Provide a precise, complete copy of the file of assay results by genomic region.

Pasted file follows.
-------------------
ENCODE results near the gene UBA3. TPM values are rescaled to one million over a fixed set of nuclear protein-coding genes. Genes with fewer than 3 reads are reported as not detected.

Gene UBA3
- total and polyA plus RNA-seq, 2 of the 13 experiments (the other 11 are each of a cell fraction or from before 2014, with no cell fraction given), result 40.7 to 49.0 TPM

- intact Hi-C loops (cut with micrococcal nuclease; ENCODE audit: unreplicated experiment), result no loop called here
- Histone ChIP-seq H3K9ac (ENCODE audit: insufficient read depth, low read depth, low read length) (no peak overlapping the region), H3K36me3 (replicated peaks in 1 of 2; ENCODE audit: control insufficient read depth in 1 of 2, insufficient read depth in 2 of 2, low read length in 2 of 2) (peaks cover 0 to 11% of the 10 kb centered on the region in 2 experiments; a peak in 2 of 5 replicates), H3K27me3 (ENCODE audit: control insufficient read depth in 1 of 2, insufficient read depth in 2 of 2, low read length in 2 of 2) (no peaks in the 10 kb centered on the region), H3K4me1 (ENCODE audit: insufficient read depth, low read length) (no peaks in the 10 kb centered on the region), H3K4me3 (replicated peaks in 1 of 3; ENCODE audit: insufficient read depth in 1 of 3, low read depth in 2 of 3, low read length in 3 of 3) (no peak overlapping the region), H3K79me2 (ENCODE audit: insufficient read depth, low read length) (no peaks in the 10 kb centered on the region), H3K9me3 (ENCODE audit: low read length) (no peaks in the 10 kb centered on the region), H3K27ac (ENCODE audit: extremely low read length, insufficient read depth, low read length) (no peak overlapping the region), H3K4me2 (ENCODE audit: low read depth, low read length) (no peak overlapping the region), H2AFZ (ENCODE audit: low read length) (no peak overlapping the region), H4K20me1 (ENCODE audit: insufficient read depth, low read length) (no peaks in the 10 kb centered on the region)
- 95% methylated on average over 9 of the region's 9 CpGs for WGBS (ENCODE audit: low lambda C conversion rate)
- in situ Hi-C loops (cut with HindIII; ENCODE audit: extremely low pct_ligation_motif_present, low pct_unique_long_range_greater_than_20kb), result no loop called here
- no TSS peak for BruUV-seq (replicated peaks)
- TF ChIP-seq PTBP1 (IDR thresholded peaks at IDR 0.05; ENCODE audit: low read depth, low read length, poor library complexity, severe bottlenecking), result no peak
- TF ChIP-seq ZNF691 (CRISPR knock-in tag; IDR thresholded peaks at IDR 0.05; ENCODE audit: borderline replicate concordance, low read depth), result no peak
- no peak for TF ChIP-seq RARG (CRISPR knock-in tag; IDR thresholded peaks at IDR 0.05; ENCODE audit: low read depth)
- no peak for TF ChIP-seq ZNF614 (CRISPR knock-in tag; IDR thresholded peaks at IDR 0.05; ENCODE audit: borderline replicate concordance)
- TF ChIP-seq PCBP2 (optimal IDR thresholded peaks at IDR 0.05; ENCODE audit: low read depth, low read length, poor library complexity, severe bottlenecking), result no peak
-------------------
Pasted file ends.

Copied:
ENCODE results near the gene UBA3. TPM values are rescaled to one million over a fixed set of nuclear protein-coding genes. Genes with fewer than 3 reads are reported as not detected.

Gene UBA3
- total and polyA plus RNA-seq, 2 of the 13 experiments (the other 11 are each of a cell fraction or from before 2014, with no cell fraction given), result 40.7 to 49.0 TPM

- intact Hi-C loops (cut with micrococcal nuclease; ENCODE audit: unreplicated experiment), result no loop called here
- Histone ChIP-seq H3K9ac (ENCODE audit: insufficient read depth, low read depth, low read length) (no peak overlapping the region), H3K36me3 (replicated peaks in 1 of 2; ENCODE audit: control insufficient read depth in 1 of 2, insufficient read depth in 2 of 2, low read length in 2 of 2) (peaks cover 0 to 11% of the 10 kb centered on the region in 2 experiments; a peak in 2 of 5 replicates), H3K27me3 (ENCODE audit: control insufficient read depth in 1 of 2, insufficient read depth in 2 of 2, low read length in 2 of 2) (no peaks in the 10 kb centered on the region), H3K4me1 (ENCODE audit: insufficient read depth, low read length) (no peaks in the 10 kb centered on the region), H3K4me3 (replicated peaks in 1 of 3; ENCODE audit: insufficient read depth in 1 of 3, low read depth in 2 of 3, low read length in 3 of 3) (no peak overlapping the region), H3K79me2 (ENCODE audit: insufficient read depth, low read length) (no peaks in the 10 kb centered on the region), H3K9me3 (ENCODE audit: low read length) (no peaks in the 10 kb centered on the region), H3K27ac (ENCODE audit: extremely low read length, insufficient read depth, low read length) (no peak overlapping the region), H3K4me2 (ENCODE audit: low read depth, low read length) (no peak overlapping the region), H2AFZ (ENCODE audit: low read length) (no peak overlapping the region), H4K20me1 (ENCODE audit: insufficient read depth, low read length) (no peaks in the 10 kb centered on the region)
- 95% methylated on average over 9 of the region's 9 CpGs for WGBS (ENCODE audit: low lambda C conversion rate)
- in situ Hi-C loops (cut with HindIII; ENCODE audit: extremely low pct_ligation_motif_present, low pct_unique_long_range_greater_than_20kb), result no loop called here
- no TSS peak for BruUV-seq (replicated peaks)
- TF ChIP-seq PTBP1 (IDR thresholded peaks at IDR 0.05; ENCODE audit: low read depth, low read length, poor library complexity, severe bottlenecking), result no peak
- TF ChIP-seq ZNF691 (CRISPR knock-in tag; IDR thresholded peaks at IDR 0.05; ENCODE audit: borderline replicate concordance, low read depth), result no peak
- no peak for TF ChIP-seq RARG (CRISPR knock-in tag; IDR thresholded peaks at IDR 0.05; ENCODE audit: low read depth)
- no peak for TF ChIP-seq ZNF614 (CRISPR knock-in tag; IDR thresholded peaks at IDR 0.05; ENCODE audit: borderline replicate concordance)
- TF ChIP-seq PCBP2 (optimal IDR thresholded peaks at IDR 0.05; ENCODE audit: low read depth, low read length, poor library complexity, severe bottlenecking), result no peak